Worm composting or vermicomposting is a clean, safe method for disposing of kitchen and garden waste. It can be done indoors or out and provides a rich source of nutritious, inexpensive soil conditioner for houseplants, vegetables and ornamentals.
Specialized, surface dwelling worms are the most suitable for vermicomposting. Red worms and red wigglers can be used indoors; the earthworms you find in your driveway after a rainstorm cannot.
Vermicomposting is most easily done in 10- or 20-gallon plastic storage bins. Drill 1/2-inch holes in the sides and bottom of the bin and place the bin on blocks. Commercially available worm bins are also available.
Use shredded newspaper or cardboard, peat moss, hay or composted leaves for bedding. After harvesting the compost, replace the bedding.
Bedding should have the moisture consistency of a damp sponge. When you squeeze the bedding, water should not wring out.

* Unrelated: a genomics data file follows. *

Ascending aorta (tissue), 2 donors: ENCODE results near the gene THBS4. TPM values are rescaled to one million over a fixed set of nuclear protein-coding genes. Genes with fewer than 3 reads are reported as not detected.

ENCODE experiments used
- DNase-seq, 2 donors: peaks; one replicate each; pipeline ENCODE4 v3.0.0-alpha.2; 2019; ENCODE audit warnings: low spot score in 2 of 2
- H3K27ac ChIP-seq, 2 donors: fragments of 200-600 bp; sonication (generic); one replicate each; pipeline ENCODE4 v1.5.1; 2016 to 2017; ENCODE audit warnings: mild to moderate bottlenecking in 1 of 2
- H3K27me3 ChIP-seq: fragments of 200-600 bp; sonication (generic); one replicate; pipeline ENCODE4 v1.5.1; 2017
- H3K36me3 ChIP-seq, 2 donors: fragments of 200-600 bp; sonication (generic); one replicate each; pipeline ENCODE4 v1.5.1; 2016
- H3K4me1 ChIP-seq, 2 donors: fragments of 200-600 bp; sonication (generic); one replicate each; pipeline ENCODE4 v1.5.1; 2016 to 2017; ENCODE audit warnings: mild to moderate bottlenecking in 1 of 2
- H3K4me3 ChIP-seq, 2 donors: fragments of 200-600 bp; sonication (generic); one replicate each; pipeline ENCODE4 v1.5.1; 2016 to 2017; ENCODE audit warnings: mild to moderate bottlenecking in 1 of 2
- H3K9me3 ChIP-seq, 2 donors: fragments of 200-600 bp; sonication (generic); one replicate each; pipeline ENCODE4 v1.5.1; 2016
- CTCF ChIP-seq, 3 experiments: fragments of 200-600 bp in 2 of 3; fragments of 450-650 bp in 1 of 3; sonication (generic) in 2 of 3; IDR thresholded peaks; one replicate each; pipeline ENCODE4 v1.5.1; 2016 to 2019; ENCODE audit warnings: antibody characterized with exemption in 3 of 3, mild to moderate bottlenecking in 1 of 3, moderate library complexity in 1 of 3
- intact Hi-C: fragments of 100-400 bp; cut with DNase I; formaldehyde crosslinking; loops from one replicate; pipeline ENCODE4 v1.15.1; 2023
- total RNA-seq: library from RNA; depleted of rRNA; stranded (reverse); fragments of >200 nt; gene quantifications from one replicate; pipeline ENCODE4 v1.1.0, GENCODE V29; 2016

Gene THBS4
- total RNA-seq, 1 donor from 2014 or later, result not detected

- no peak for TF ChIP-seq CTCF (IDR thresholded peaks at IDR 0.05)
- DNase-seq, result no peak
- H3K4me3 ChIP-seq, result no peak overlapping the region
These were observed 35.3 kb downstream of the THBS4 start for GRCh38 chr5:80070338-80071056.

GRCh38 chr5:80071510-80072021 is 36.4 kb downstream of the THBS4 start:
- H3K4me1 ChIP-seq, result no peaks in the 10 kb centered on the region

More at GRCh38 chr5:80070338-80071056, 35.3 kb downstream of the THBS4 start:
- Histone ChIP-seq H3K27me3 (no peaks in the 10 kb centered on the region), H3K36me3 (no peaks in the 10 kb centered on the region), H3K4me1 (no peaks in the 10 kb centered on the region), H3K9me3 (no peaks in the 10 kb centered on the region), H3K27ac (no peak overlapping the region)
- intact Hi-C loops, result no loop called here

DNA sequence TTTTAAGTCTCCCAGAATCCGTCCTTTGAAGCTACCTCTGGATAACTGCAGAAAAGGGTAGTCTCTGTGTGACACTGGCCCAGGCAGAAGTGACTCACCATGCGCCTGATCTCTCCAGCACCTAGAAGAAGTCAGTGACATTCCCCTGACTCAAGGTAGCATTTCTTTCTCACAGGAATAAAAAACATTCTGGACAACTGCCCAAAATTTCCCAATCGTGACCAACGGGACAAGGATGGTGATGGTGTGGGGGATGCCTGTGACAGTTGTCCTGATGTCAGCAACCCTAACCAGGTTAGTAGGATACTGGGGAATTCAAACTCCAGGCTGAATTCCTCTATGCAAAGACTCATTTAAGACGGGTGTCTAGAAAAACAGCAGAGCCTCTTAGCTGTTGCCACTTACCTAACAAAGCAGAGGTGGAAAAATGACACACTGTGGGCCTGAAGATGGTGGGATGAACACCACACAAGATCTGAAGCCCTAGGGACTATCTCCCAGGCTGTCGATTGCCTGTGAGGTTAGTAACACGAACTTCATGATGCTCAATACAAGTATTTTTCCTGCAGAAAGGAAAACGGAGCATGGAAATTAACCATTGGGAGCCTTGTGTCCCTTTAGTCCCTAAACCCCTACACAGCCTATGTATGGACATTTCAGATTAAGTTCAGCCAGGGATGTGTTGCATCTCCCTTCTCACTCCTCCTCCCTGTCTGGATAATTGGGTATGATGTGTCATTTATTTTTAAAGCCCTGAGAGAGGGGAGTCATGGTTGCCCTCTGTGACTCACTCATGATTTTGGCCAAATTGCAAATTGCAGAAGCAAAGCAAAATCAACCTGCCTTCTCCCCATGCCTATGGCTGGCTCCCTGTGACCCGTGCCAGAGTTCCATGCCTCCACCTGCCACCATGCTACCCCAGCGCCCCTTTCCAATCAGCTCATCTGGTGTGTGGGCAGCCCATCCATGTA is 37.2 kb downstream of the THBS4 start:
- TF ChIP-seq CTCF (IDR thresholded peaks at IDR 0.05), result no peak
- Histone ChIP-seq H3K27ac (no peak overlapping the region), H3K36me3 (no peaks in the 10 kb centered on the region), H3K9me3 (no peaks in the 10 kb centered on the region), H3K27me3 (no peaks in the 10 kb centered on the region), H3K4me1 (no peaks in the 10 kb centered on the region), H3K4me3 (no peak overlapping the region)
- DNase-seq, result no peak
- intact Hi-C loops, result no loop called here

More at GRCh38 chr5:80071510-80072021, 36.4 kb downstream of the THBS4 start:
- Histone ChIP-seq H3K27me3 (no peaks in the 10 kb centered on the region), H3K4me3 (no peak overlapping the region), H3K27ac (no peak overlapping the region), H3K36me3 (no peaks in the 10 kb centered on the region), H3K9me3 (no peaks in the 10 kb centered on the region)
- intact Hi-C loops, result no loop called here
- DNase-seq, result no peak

Ideal vermicomposting temperatures range between 50 to 84 degrees Fahrenheit. Locate your indoor bin in the basement or place an outdoor bin in a shady location.
Worms will eat fruit and vegetable scraps, garden debris, coffee grounds, eggshells and leaves. They will eat cereals and grains as well. Don't use too much citus--it can be too acidic. Do not compost meat or dairy products.
- City of Lawrence, KS: Worm Composting
- Compost World: Vermicomposting
worm composting, vermicomposting, soil amendment, redworms, red wigglers
About this Author
Moira Clune is a freelance writer who since 1991 has been writing sales and promotional materials for her own and other small businesses. In addition, she has published articles on VetInfo and various other websites. She holds a Bachelor of Arts in English from Hartwick College.